Who is the King of Glory?

The phrase King of glory is found in a series of verses in Psalm 24: “Lift up your heads, O ye gates; and be ye lift up, ye everlasting doors; and the King of glory shall come in. Who is this King of glory? The Lord strong and mighty, the Lord mighty in battle. Lift up your heads, O ye gates; even lift them up, ye everlasting doors; and the King of glory shall come in. Who is this King of glory? The Lord of hosts, he is the King of glory. Selah.” Psalm 24:7–10

The Hebrew word translated “glory” in Psalm 24 is kabod, which means “weight,” but it is used figuratively, as in “his argument carries weight” or “the content of that book is weighty.” Kabad carries a connotation of solemnity and power. Calling God the “King of Glory” means He is the most awesome, most powerful king and should be taken seriously.

Using a type of personification known as apostrophe, the psalmist speaks to the “gates” and the “ancient doors,” calling them to attention and commanding them to “be lifted up” or raised to admit the King of glory. However lofty these ancient doors are, they must be loftier still to admit such an august presence as the Lord Himself.

There is a connection to be made between the King of glory in Psalm 24 and the Shekinah glory in Exodus 33. When God gave Moses instructions for building the Ark of the Covenant, He said, “And the Lord said unto Moses, Speak unto Aaron thy brother, that he come not at all times into the holy place within the vail before the mercy seat, which is upon the ark; that he die not: for I will appear in the cloud upon the mercy seat.” Leviticus 16:2.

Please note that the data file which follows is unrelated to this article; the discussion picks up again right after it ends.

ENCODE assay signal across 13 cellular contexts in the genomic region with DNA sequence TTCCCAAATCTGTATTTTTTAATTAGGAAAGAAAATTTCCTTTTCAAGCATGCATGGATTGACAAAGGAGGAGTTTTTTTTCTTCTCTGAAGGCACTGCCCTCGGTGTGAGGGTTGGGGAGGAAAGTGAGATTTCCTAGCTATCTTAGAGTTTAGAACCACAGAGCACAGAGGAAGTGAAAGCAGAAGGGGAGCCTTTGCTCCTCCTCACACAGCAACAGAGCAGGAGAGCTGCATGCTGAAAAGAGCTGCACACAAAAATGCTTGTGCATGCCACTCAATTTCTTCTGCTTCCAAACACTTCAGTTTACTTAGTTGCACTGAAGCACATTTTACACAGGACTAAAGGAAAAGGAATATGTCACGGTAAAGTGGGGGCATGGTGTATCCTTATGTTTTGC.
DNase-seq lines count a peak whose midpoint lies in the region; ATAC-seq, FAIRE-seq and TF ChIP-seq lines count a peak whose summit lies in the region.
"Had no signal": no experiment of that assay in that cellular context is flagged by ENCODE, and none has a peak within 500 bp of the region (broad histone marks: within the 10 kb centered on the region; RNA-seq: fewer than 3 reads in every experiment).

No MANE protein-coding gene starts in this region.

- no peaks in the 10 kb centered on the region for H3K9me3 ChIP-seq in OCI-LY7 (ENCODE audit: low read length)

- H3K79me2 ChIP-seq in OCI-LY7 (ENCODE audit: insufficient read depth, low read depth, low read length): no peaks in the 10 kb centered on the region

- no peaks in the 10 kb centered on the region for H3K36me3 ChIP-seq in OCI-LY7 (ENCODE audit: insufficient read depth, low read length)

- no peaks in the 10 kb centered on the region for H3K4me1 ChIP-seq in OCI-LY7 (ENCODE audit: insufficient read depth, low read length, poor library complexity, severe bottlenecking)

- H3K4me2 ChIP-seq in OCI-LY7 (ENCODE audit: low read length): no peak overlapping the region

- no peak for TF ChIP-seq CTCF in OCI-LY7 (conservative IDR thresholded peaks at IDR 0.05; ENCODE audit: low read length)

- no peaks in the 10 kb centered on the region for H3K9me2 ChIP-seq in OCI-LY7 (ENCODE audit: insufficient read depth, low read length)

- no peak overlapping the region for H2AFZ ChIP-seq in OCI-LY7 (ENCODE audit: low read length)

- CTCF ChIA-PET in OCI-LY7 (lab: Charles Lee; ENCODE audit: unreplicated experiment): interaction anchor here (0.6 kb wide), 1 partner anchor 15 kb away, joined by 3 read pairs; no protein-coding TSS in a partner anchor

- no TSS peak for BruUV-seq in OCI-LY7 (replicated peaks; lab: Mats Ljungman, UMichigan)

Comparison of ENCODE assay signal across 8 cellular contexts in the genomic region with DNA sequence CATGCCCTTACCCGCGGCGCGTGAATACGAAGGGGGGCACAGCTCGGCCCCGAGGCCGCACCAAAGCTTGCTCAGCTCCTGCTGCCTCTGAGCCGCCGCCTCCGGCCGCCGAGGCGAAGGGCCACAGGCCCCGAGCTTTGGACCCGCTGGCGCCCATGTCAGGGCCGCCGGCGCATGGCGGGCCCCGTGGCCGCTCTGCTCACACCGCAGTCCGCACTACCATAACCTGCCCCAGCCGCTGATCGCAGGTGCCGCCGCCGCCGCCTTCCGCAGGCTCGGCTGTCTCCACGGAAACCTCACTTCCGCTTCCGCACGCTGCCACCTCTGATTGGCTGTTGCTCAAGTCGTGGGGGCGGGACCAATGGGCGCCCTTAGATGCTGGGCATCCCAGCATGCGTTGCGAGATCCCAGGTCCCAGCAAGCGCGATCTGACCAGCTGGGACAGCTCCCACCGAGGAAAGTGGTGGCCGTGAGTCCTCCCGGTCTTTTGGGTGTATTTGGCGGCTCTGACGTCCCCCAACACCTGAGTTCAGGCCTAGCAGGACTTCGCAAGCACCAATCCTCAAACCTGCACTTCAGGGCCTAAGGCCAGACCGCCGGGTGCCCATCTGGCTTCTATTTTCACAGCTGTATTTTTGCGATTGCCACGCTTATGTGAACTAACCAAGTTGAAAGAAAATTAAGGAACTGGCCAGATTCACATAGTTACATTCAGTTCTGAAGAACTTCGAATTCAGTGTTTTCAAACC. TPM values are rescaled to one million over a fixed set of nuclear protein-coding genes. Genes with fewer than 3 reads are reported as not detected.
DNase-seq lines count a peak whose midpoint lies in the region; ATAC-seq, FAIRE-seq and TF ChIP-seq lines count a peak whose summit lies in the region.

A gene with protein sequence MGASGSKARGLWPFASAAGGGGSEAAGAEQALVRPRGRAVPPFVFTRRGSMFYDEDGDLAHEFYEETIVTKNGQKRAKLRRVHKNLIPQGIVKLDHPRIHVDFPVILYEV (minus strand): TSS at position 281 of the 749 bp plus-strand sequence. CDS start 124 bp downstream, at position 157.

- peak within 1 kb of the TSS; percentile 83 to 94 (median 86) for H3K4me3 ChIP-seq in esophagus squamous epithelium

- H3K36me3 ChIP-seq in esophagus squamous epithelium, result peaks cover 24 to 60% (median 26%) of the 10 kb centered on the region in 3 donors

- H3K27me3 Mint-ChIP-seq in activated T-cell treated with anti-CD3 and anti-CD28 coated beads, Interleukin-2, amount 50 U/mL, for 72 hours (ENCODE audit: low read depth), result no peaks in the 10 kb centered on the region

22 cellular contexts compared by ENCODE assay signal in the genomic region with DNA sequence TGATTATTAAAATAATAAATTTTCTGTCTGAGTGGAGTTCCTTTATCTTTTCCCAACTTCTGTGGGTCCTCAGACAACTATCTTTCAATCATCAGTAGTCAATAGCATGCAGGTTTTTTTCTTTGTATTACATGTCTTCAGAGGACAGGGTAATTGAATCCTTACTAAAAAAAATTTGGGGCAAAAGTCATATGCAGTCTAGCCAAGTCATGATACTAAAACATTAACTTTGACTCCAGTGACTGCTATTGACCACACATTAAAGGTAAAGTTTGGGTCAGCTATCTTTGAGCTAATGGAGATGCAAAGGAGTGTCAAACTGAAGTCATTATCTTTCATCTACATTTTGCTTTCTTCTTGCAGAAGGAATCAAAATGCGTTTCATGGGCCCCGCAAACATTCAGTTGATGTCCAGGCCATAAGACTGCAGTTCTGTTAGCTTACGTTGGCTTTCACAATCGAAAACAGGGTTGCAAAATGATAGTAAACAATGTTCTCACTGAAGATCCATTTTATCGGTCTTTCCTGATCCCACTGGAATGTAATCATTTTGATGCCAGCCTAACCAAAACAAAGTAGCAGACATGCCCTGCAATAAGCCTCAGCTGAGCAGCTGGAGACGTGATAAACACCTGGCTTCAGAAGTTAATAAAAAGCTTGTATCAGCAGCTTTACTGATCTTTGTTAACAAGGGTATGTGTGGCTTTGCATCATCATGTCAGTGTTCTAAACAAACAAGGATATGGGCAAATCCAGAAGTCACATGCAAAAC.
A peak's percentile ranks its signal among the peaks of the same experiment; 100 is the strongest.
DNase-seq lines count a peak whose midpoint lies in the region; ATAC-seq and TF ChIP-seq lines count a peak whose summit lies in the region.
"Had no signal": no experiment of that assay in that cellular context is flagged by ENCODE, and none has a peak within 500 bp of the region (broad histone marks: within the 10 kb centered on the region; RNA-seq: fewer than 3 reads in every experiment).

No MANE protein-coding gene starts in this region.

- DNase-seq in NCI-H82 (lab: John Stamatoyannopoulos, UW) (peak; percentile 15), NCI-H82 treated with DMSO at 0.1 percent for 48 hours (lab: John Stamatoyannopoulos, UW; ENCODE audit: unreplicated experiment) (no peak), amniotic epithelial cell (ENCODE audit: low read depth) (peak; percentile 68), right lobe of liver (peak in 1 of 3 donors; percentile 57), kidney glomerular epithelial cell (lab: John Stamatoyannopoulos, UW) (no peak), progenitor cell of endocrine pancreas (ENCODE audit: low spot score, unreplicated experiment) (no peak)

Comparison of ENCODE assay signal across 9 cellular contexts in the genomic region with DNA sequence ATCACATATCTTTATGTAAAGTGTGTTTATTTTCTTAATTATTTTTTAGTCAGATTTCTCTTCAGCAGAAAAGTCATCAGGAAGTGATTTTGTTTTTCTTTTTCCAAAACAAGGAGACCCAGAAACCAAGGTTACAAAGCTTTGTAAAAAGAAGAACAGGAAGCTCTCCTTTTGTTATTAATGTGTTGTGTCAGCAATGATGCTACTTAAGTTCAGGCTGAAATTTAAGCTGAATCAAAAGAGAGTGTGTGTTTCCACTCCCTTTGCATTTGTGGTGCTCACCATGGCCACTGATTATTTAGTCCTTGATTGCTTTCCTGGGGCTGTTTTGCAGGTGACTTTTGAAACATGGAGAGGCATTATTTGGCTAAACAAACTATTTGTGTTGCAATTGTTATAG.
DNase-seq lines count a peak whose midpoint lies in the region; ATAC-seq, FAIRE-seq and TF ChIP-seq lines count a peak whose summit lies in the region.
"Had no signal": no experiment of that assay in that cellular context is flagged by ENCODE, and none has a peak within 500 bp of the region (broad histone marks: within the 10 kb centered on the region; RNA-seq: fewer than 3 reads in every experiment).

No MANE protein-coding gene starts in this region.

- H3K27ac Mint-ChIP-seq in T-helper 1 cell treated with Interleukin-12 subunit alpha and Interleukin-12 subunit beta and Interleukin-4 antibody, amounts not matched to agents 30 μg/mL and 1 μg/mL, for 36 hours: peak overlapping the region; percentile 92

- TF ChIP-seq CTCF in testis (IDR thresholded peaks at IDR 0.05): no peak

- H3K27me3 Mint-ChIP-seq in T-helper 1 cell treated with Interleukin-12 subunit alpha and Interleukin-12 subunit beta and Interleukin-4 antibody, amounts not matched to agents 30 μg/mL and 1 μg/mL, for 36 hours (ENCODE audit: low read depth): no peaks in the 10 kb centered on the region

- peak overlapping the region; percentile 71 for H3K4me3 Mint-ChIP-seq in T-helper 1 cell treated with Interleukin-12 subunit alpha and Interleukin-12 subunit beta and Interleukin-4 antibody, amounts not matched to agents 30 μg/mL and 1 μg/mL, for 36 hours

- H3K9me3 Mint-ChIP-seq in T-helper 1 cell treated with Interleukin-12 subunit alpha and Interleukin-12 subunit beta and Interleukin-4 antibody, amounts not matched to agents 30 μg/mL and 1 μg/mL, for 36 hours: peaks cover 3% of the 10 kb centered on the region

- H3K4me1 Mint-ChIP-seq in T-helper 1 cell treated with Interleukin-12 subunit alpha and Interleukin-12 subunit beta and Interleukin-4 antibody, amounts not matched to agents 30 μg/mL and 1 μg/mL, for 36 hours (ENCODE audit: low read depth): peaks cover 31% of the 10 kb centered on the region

The mercy seat was to be seen as God’s “throne” on earth (2 Samuel 6:2; Psalm 80:1; 99:1). And it was from the mercy seat that God spoke to Moses: “There, above the cover between the two cherubim that are over the ark of the covenant law, I will meet with you and give you all my commands for the Israelites” Exodus 25:22

Psalm 24 pictures the coming of the King of glory in a time of celebration. Given the Hebrew association of the cloud of glory with the Ark of the Covenant, Psalm 24 was written to commemorate the entrance of the Ark into Jerusalem during David’s time (2 Samuel 6:12–17) or into the temple during Solomon’s time (2 Chronicles 5:7). The King of glory came through the gates of Jerusalem and through the doors of the temple with a great procession as the Ark of the Covenant was brought to its permanent home on Mt. Zion.

Jesus is called “the Lord of glory” in 1 Corinthians 2:8. His entrance into Jerusalem amid the shouts of a jubilant crowd (Matthew 21) could be seen as another fulfillment of Psalm 24. Jesus is the One with “clean hands and a pure heart” who can “ascend the mountain of the Lord” (Psalm 24:3–4). Jesus “will receive blessing from the Lord” (verse 5). Jesus is the “King of glory, the Lord strong and mighty, the Lord mighty in battle” (verse 8).

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© Tony - W.A.M